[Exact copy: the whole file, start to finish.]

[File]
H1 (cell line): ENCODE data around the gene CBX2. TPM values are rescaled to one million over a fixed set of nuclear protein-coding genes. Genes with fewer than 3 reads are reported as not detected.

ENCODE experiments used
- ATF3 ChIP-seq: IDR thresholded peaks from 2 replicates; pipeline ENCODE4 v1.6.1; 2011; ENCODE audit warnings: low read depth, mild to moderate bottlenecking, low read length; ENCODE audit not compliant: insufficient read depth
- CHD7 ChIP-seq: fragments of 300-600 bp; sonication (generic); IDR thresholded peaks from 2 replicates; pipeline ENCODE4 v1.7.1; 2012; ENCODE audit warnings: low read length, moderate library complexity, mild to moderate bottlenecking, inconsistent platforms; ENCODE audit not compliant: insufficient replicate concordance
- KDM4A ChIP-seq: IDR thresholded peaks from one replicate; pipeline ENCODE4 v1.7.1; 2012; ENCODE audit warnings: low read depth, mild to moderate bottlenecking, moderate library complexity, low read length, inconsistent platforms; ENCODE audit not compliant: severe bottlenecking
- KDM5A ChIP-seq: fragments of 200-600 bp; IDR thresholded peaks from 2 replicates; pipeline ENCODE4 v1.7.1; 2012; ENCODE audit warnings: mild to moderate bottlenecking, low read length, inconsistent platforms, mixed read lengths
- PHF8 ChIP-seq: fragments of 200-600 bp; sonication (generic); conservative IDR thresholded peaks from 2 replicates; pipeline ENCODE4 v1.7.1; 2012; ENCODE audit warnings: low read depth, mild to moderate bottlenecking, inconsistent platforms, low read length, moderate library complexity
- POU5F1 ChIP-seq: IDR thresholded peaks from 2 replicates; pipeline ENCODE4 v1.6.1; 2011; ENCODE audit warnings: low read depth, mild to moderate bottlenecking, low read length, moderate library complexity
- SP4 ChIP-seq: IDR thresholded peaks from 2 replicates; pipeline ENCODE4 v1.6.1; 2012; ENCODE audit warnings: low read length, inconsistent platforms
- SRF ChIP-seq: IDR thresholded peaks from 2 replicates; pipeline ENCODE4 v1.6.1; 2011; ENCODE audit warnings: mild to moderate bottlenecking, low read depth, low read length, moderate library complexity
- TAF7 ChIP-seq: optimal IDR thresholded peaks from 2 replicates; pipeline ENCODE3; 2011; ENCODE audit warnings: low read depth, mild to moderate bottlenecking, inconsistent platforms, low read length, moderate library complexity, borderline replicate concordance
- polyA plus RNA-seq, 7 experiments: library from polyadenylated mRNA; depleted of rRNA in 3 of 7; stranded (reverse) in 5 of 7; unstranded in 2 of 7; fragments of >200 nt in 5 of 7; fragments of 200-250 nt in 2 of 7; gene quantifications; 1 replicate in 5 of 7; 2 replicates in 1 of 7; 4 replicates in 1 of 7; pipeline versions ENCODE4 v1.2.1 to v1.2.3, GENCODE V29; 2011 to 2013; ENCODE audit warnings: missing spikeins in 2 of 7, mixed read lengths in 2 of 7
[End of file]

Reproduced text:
H1 (cell line): ENCODE data around the gene CBX2. TPM values are rescaled to one million over a fixed set of nuclear protein-coding genes. Genes with fewer than 3 reads are reported as not detected.

ENCODE experiments used
- ATF3 ChIP-seq: IDR thresholded peaks from 2 replicates; pipeline ENCODE4 v1.6.1; 2011; ENCODE audit warnings: low read depth, mild to moderate bottlenecking, low read length; ENCODE audit not compliant: insufficient read depth
- CHD7 ChIP-seq: fragments of 300-600 bp; sonication (generic); IDR thresholded peaks from 2 replicates; pipeline ENCODE4 v1.7.1; 2012; ENCODE audit warnings: low read length, moderate library complexity, mild to moderate bottlenecking, inconsistent platforms; ENCODE audit not compliant: insufficient replicate concordance
- KDM4A ChIP-seq: IDR thresholded peaks from one replicate; pipeline ENCODE4 v1.7.1; 2012; ENCODE audit warnings: low read depth, mild to moderate bottlenecking, moderate library complexity, low read length, inconsistent platforms; ENCODE audit not compliant: severe bottlenecking
- KDM5A ChIP-seq: fragments of 200-600 bp; IDR thresholded peaks from 2 replicates; pipeline ENCODE4 v1.7.1; 2012; ENCODE audit warnings: mild to moderate bottlenecking, low read length, inconsistent platforms, mixed read lengths
- PHF8 ChIP-seq: fragments of 200-600 bp; sonication (generic); conservative IDR thresholded peaks from 2 replicates; pipeline ENCODE4 v1.7.1; 2012; ENCODE audit warnings: low read depth, mild to moderate bottlenecking, inconsistent platforms, low read length, moderate library complexity
- POU5F1 ChIP-seq: IDR thresholded peaks from 2 replicates; pipeline ENCODE4 v1.6.1; 2011; ENCODE audit warnings: low read depth, mild to moderate bottlenecking, low read length, moderate library complexity
- SP4 ChIP-seq: IDR thresholded peaks from 2 replicates; pipeline ENCODE4 v1.6.1; 2012; ENCODE audit warnings: low read length, inconsistent platforms
- SRF ChIP-seq: IDR thresholded peaks from 2 replicates; pipeline ENCODE4 v1.6.1; 2011; ENCODE audit warnings: mild to moderate bottlenecking, low read depth, low read length, moderate library complexity
- TAF7 ChIP-seq: optimal IDR thresholded peaks from 2 replicates; pipeline ENCODE3; 2011; ENCODE audit warnings: low read depth, mild to moderate bottlenecking, inconsistent platforms, low read length, moderate library complexity, borderline replicate concordance
- polyA plus RNA-seq, 7 experiments: library from polyadenylated mRNA; depleted of rRNA in 3 of 7; stranded (reverse) in 5 of 7; unstranded in 2 of 7; fragments of >200 nt in 5 of 7; fragments of 200-250 nt in 2 of 7; gene quantifications; 1 replicate in 5 of 7; 2 replicates in 1 of 7; 4 replicates in 1 of 7; pipeline versions ENCODE4 v1.2.1 to v1.2.3, GENCODE V29; 2011 to 2013; ENCODE audit warnings: missing spikeins in 2 of 7, mixed read lengths in 2 of 7